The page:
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World Far-Right Terrorism Is No. 1 Threat, Germany Is Told After Attack

04:00  22 february  2020
04:00  22 february  2020 Source:   nytimes.com

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“ Far - right terror is the biggest threat to our democracy right now,” Christine Lambrecht, the justice minister, told reporters on Friday, a day after joining the Horst Seehofer, the interior minister, said on Friday that he had ordered increased police patrols of key infrastructure like airports train stations and

The Hanau crime fuels fears that Germany has underestimated the far - right terror threat . Far - right killings since the NSU case have raised questions about Germany 's protections against neo-Nazis The Halle synagogue attack last October triggered calls for better police protection of Jewish sites: no

BERLIN — German officials have faced accusations for years of turning a blind eye to the threat posed by right-wing extremists. But after a German who embraced violent racist ideals killed nine mostly young people in hookah bars in the central city of Hanau this week, the response was swift and clear.

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London-based German counter- terrorism expert Peter Neumann said the text contained "various, but mostly Gun laws in Germany are among the most stringent in the world, and were tightened further in Recent far - right attacks in Germany . October 2019: In Halle, an attacker kills two and tries to

Right-wing terrorism or far - right terrorism is terrorism that is motivated by a variety of different right-wing and far - right ideologies, most prominently by neo-Nazism, neo-fascism, white nationalism

“Far-right terror is the biggest threat to our democracy right now,” Christine Lambrecht, the justice minister, told reporters on Friday, a day after joining the country’s president at a vigil for the victims. “This is visible in the number and intensity of attacks.”

The Hanau shootings on Wednesday were the latest in a series of far-right attacks at a time when the country’s hard-won democratic institutions face growing distrust and its usually consensus-driven politics have been fractured by the rise of a right-wing populist party, Alternative for Germany.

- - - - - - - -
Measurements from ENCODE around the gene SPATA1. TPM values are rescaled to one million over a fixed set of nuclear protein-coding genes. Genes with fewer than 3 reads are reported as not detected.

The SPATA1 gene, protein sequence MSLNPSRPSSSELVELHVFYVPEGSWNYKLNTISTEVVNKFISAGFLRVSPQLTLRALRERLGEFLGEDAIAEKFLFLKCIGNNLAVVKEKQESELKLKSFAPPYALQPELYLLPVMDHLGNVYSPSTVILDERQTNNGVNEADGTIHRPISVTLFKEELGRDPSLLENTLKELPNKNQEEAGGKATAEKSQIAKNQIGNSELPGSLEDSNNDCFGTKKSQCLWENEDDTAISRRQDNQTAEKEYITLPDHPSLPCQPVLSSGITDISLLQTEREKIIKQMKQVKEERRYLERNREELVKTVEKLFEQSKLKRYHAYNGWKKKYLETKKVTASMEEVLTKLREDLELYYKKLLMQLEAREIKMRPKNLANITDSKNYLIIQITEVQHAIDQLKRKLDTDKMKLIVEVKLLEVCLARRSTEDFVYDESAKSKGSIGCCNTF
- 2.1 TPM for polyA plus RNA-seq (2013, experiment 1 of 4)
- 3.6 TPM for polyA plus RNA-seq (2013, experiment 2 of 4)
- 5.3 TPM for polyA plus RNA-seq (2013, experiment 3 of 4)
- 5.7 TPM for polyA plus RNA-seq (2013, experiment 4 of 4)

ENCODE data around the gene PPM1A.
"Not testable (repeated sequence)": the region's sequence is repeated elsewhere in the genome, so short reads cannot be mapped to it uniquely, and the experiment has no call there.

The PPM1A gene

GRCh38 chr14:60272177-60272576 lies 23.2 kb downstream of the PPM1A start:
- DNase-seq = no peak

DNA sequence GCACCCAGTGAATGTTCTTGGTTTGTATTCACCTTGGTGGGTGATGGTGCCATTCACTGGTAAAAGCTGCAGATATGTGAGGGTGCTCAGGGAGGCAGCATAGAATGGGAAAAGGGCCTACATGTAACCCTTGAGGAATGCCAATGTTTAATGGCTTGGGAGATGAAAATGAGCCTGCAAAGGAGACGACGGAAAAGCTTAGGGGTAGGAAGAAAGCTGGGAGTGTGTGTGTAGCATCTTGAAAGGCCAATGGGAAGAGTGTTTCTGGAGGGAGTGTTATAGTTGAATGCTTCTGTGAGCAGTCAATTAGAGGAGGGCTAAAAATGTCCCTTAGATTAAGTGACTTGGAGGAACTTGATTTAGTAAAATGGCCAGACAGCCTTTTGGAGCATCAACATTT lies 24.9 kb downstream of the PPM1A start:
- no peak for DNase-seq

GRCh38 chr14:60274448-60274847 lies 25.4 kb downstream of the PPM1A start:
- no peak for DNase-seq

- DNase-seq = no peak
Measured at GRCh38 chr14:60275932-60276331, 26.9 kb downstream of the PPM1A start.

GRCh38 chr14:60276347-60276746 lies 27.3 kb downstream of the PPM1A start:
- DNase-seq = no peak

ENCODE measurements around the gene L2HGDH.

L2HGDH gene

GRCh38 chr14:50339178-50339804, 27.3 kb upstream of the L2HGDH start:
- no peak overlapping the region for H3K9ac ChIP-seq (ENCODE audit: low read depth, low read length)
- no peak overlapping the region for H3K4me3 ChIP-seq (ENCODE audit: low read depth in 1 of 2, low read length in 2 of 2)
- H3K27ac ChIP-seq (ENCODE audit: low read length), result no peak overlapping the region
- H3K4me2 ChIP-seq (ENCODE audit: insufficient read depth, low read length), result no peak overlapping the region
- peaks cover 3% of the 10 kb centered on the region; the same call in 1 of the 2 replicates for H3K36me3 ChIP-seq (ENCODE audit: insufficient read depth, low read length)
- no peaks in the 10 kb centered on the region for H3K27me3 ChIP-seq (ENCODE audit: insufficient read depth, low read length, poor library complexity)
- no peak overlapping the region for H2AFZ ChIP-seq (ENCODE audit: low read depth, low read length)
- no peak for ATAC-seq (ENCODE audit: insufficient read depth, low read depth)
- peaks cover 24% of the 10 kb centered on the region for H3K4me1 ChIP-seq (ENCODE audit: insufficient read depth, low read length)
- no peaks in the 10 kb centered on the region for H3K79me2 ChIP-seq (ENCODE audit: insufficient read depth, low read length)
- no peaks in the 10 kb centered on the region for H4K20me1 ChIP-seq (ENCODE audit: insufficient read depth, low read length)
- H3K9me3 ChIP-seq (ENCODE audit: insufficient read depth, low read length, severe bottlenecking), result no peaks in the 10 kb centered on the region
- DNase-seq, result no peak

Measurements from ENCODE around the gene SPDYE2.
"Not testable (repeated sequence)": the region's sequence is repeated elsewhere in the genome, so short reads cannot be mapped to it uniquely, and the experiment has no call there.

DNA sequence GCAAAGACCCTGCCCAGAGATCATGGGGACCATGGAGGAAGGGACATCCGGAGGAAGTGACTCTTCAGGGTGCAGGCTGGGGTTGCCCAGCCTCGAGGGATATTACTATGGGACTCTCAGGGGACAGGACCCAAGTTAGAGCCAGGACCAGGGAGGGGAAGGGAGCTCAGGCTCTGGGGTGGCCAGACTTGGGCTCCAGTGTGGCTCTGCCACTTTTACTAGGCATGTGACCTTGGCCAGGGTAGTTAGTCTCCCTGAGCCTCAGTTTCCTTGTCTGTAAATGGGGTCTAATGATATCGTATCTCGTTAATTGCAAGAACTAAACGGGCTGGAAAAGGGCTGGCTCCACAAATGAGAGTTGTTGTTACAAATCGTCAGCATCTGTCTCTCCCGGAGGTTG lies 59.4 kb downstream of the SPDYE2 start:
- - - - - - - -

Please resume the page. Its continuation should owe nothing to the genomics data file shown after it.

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Seehofer insisted that "in this government no - one is blind" to the threat from the extreme right . He and justice minister Christine Lambrecht highlighted that Germany has updated its law on firearms King's College London counter- terror expert Peter Neumann told Die Welt daily that "what is already

Recent far - right attacks in Germany . October 2019: In Halle, an attacker kills two and tries to storm a synagogue, broadcasting the assault live online. Germany 's Muslim association KRM called for more to be done in the fight against right-wing extremism, saying they had requested for month that

Officials have recorded increases in the number of far-right hate crimes in recent years, and security officials count 12,000 people in the country as known right-wing extremists.

Horst Seehofer, the interior minister, said on Friday that he had ordered increased police patrols of key infrastructure like airports train stations and high-profile events such as the Berlin Film Festival in response to the Hanau attack.

The police will also increase their presence around mosques, he said, a measure that has long applied to Jewish synagogues and cultural institutions in large German cities. Muslim leaders had called for such patrols, especially after mosques were listed among potential targets of an apparent far-right terrorist cell that was broken up last week.

Before those arrests came the killing of a local politician at the hands of a right-wing extremist in June and an attack on a synagogue in October that left two people dead.